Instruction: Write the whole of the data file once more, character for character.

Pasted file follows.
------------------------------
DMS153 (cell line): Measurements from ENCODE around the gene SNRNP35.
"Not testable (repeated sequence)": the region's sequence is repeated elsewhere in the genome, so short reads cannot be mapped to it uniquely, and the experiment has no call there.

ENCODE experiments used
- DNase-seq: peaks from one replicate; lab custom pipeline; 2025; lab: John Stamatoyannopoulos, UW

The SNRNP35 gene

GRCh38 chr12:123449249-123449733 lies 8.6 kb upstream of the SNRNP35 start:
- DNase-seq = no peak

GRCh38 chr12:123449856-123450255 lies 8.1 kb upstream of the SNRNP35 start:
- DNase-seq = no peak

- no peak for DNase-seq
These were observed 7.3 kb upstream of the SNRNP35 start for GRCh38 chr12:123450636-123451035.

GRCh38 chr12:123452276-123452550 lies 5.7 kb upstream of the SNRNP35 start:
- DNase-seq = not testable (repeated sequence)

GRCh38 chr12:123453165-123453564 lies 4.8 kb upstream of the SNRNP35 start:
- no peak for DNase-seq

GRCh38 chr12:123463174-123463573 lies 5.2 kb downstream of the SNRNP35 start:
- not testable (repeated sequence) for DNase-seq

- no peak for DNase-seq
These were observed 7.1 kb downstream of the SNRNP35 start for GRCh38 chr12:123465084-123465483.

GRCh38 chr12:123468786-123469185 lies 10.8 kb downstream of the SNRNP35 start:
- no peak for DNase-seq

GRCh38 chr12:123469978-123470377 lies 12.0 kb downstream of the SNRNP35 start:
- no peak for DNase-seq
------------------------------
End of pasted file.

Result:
DMS153 (cell line): Measurements from ENCODE around the gene SNRNP35.
"Not testable (repeated sequence)": the region's sequence is repeated elsewhere in the genome, so short reads cannot be mapped to it uniquely, and the experiment has no call there.

ENCODE experiments used
- DNase-seq: peaks from one replicate; lab custom pipeline; 2025; lab: John Stamatoyannopoulos, UW

The SNRNP35 gene

GRCh38 chr12:123449249-123449733 lies 8.6 kb upstream of the SNRNP35 start:
- DNase-seq = no peak

GRCh38 chr12:123449856-123450255 lies 8.1 kb upstream of the SNRNP35 start:
- DNase-seq = no peak

- no peak for DNase-seq
These were observed 7.3 kb upstream of the SNRNP35 start for GRCh38 chr12:123450636-123451035.

GRCh38 chr12:123452276-123452550 lies 5.7 kb upstream of the SNRNP35 start:
- DNase-seq = not testable (repeated sequence)

GRCh38 chr12:123453165-123453564 lies 4.8 kb upstream of the SNRNP35 start:
- no peak for DNase-seq

GRCh38 chr12:123463174-123463573 lies 5.2 kb downstream of the SNRNP35 start:
- not testable (repeated sequence) for DNase-seq

- no peak for DNase-seq
These were observed 7.1 kb downstream of the SNRNP35 start for GRCh38 chr12:123465084-123465483.

GRCh38 chr12:123468786-123469185 lies 10.8 kb downstream of the SNRNP35 start:
- no peak for DNase-seq

GRCh38 chr12:123469978-123470377 lies 12.0 kb downstream of the SNRNP35 start:
- no peak for DNase-seq